Stony Brook will be getting a boost in its backfield this weekend. Priore confirmed that running backs Johnny Martin and Roland Dempster will both be returning after missing last week’s matchup. Dempster – the Seawolves’ regular starter – has missed the last two games with an ankle injury after putting up 50 yards and a touchdown in 10 attempts on opening night. Martin leads the team in rushing yards per game (52.5) and rushing attempts (23) while averaging 4.6 yards per carry.

Stony Brook’s defense will look to play a more well-rounded game in order to keep the team in the game. In three games this season, the unit has allowed 34.3 points per game, which is the second-worst mark in the CAA. The Seawolves have allowed 486 yards per game, which is the worst mark in the CAA by far, as it is 83.7 yards more than the second-worst team.

However, Stony Brook’s defensive struggles stem from its secondary unit. The secondary has allowed a league-worst 284.3 passing yards per game and 9.1 yards per attempt. The defensive backs have not had an interception in each of the last two games after grabbing three against Delaware.

While the secondary has struggled, the Seawolves’ defensive front has shined. Their front seven’s 10 sacks are tied for the second-most in the CAA. Defensive end Andy Nwaoko and defensive tackle Dyshier Clary lead the unit with two sacks each. Clary has recorded at least a half-sack in all three games this year. Nwaoko also leads the team with three tackles for loss.

With a strong defensive front, Priore has been impressed by Clary’s pass-rushing display.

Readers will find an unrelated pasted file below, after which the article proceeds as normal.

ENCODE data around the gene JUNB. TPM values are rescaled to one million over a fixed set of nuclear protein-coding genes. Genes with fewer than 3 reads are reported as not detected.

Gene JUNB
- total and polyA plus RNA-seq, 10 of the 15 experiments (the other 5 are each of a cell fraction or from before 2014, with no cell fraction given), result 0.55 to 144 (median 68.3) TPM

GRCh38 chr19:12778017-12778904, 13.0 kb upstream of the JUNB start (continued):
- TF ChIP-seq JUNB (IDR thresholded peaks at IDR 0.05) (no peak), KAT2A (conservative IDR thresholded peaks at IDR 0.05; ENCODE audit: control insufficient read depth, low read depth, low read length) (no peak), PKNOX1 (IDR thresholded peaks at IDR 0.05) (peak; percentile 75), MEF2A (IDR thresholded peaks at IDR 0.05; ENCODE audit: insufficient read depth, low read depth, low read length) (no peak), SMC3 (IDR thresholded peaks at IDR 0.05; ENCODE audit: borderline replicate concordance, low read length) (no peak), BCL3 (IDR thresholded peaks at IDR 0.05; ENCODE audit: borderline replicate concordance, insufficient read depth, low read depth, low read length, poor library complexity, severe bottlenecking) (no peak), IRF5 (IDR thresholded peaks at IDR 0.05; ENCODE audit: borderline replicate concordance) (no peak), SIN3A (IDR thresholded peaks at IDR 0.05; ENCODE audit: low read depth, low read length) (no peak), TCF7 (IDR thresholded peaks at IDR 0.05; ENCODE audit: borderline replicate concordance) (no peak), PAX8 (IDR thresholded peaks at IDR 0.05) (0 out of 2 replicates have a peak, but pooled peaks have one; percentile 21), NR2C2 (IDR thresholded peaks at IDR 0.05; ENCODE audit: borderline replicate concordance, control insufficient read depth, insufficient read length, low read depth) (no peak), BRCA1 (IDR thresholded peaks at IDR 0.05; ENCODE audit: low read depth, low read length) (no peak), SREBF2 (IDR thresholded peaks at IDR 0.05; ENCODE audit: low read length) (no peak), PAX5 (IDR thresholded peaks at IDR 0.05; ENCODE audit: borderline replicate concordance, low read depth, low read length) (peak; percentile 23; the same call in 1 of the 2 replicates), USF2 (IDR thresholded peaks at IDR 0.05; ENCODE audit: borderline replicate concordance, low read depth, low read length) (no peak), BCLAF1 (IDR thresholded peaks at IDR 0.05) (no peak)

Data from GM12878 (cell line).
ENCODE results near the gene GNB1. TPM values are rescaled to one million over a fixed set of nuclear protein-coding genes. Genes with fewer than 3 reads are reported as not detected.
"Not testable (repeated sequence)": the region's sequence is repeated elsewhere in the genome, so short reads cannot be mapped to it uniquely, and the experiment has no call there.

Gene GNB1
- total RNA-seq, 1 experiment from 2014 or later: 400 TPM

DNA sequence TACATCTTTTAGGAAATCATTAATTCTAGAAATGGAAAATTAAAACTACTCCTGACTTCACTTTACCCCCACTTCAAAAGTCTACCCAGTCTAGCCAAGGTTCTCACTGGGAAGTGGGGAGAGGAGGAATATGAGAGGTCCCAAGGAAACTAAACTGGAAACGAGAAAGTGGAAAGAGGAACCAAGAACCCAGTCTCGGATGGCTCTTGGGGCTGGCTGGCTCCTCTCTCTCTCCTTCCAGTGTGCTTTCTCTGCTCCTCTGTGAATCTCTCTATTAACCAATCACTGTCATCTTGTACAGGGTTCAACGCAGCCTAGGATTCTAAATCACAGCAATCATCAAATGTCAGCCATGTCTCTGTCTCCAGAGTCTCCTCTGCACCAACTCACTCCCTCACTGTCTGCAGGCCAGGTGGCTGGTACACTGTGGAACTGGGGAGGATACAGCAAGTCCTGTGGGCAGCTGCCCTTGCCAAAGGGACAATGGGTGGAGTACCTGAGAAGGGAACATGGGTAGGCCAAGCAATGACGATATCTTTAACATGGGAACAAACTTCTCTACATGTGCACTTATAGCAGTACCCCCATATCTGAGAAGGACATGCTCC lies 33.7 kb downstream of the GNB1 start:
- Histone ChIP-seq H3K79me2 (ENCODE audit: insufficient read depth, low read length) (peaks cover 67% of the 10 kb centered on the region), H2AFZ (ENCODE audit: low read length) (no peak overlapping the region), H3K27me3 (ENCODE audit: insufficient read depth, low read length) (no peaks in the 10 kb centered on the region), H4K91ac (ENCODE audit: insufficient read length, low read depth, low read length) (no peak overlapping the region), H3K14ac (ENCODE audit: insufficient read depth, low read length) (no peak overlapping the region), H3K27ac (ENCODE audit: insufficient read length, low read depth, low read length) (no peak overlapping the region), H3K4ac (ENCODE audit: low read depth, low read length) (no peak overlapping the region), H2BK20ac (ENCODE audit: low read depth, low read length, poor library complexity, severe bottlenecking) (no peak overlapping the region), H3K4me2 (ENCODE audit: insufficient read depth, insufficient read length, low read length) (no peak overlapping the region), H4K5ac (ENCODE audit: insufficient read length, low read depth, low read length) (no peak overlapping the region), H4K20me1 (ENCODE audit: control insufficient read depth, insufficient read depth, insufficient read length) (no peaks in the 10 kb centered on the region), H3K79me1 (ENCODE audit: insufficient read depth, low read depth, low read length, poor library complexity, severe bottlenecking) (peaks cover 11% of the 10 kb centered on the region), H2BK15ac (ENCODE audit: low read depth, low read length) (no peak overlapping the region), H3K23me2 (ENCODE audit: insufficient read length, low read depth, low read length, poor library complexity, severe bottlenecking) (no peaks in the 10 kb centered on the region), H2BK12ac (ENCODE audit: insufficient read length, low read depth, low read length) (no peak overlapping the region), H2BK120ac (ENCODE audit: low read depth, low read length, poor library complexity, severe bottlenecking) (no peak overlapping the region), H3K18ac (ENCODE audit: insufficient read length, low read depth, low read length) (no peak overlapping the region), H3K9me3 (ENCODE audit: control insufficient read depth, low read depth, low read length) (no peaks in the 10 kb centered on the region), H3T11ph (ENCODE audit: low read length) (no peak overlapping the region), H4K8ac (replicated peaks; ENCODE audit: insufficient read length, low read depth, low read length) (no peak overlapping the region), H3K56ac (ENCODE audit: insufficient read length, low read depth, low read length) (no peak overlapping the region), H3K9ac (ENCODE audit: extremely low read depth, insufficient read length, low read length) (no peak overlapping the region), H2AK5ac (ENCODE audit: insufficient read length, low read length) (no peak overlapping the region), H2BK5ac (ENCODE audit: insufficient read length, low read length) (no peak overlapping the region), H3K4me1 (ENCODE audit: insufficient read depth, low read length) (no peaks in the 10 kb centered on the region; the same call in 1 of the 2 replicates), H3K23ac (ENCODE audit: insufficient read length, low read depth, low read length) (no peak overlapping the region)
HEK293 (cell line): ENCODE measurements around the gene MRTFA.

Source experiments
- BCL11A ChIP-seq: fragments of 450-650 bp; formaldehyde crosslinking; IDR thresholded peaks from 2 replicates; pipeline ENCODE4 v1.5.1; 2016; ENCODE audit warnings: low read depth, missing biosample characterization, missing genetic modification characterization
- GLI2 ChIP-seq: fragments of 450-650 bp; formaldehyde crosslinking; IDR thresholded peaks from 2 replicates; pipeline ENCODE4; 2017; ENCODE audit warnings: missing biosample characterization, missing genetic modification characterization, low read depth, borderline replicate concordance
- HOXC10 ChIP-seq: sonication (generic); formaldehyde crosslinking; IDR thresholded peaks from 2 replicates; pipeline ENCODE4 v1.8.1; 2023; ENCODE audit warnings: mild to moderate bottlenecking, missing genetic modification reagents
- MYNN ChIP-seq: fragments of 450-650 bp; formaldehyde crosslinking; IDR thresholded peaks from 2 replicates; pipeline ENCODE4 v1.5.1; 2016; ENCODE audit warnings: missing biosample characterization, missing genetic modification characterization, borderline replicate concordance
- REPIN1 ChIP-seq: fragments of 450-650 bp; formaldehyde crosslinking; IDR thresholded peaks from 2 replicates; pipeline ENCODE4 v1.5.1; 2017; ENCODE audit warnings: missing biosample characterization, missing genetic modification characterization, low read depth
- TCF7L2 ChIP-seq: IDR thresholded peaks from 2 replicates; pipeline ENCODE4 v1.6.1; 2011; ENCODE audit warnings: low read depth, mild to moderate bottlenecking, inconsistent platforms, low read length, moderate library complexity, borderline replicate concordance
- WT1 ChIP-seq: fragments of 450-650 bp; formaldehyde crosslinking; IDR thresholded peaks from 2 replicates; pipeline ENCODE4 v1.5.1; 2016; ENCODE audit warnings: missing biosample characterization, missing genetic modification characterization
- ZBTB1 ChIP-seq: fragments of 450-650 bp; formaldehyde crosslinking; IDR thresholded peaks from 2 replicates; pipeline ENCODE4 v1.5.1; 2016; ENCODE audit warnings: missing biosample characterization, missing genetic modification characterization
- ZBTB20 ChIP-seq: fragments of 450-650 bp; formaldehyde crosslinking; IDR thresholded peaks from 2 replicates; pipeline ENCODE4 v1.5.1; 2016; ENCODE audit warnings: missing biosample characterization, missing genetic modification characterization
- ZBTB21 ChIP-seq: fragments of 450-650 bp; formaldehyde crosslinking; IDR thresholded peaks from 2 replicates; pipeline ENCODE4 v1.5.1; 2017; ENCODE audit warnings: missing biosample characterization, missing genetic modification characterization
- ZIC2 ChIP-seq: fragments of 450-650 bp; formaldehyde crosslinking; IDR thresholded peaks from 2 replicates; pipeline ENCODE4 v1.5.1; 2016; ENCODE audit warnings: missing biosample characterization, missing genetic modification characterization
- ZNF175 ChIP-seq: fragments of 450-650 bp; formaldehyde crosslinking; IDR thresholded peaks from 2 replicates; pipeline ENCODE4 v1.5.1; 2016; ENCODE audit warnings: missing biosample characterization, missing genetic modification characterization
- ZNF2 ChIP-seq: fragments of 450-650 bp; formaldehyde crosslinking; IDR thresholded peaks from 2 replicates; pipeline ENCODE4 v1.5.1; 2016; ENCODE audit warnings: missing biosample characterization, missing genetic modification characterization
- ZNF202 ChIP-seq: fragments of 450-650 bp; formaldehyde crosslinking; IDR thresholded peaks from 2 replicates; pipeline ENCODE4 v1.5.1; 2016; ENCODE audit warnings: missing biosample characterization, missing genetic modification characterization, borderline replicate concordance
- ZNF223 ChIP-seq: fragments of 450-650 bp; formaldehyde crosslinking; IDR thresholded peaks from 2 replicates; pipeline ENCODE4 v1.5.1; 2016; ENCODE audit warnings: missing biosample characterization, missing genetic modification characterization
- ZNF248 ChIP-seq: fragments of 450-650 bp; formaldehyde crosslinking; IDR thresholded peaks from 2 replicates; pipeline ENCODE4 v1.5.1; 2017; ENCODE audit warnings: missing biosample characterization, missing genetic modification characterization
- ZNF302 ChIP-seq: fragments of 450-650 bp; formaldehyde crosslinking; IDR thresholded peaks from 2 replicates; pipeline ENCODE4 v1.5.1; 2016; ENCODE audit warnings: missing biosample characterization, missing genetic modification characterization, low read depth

“He plays with a definite motor on Saturdays,” Priore said. “He competes until the end of the play.”

Before its last performance, Stony Brook had allowed just 130 rushing yards per game. However, against Arkansas State, the Seawolves allowed a staggering 345 rushing yards, including 197 in the first quarter. The disastrous performance sunk them to the fourth-worst run defense (201.7 yards per game) in the CAA. Stony Brook will get a more favorable matchup in that area this week against Richmond, whose 108.7 rushing yards per game are the worst in the conference.

If the Spiders are to turn it around on the ground, they will likely ride running backs Savon Smith and Milan Howard to success. Howard leads the team with 81 rushing yards on 15 attempts, good for a rate of 5.4 yards per carry. Smith is just three yards behind Howard for the team lead and rushed for 562 yards on 5.2 yards per rush in 2022.

The Spiders may stray away from the passing game due to their struggles on the offensive line. Richmond’s line has allowed 12 sacks — the third-most in the CAA — on 92 dropbacks.

Given the troubles of their offensive line, Richmond head coach Russ Huesman knows that this will be a tough matchup against the Seawolves’ defensive line.

“It will be a big challenge for us,” Huesman said in a press conference on Monday. “I know they’ll be able to rush the passer. It’ll be a challenge, no question about that.”

Richmond is led by quarterback Kyle Wickersham, who has thrown for just 513 yards in three games but does lead the league with a 76.6% completion rate. One of Wickersham’s primary targets is wide receiver Jerry Garcia Jr., who leads Richmond with 145 receiving yards on 10 catches. Wickersham’s other top target is wide receiver Nick DeGennaro, who leads the team in receptions (16) and is second on the team in receiving yards (139).

The Spiders come into the matchup having lost their last three matchups at LaValle since 2016. For Richmond, this is a must-win game if it wants to crack the top 25, as it is receiving votes in the FCS Coaches Poll.

Coming off the team’s first win of the season, Huesman is ready to compete with Stony Brook on all fronts.

“We’re going to have to play really, really well,” Huesman said. “They are … a physical football team. We’ve got to match that physicality. If we don’t match that physicality, we have no chance.”

Anthony DiCocco also contributed reporting.